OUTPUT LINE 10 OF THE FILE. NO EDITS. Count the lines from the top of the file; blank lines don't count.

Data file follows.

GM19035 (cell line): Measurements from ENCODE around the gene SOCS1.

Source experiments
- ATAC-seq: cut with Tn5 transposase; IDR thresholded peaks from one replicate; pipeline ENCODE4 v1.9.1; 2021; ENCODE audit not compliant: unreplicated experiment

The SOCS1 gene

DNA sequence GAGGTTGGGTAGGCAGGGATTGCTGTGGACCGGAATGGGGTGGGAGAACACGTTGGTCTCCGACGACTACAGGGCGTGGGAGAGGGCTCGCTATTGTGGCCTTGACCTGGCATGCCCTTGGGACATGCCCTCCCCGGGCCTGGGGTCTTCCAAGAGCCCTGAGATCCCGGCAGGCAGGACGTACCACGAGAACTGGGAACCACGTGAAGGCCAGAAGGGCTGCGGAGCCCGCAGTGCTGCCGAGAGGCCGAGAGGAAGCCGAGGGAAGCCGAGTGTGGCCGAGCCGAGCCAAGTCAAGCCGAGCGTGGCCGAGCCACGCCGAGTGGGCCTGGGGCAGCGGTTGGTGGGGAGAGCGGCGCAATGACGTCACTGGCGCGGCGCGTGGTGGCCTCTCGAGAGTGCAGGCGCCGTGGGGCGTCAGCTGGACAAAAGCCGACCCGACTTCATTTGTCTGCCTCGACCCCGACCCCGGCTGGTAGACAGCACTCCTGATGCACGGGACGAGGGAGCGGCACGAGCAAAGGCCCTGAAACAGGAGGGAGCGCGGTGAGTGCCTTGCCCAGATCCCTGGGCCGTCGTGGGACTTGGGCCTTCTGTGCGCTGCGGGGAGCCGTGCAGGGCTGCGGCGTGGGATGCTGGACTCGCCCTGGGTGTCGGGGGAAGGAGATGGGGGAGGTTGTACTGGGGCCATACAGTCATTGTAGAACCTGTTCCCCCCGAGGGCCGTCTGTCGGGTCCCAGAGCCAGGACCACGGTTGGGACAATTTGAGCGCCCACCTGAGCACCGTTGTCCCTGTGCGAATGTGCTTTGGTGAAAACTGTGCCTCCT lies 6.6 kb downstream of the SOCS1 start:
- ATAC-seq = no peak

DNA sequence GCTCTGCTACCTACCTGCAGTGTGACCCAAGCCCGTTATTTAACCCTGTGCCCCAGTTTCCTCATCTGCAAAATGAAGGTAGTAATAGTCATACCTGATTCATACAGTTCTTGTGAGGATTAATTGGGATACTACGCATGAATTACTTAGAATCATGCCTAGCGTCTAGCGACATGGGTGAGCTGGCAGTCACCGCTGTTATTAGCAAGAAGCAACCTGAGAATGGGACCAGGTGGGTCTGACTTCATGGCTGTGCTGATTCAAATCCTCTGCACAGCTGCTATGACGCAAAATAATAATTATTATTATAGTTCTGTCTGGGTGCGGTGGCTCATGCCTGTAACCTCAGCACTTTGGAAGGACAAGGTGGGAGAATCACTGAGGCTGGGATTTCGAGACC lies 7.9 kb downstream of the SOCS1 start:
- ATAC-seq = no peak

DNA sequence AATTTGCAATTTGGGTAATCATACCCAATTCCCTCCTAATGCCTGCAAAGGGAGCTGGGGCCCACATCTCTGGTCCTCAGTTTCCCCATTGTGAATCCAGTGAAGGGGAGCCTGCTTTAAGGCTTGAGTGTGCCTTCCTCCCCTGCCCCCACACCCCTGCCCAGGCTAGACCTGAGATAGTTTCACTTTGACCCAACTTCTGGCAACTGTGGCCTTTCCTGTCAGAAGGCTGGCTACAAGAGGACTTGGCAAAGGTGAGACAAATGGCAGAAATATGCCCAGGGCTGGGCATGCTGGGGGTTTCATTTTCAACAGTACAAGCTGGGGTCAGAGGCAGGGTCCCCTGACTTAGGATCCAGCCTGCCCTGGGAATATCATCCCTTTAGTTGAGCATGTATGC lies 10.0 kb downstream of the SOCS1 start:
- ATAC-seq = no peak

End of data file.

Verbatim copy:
- ATAC-seq = no peak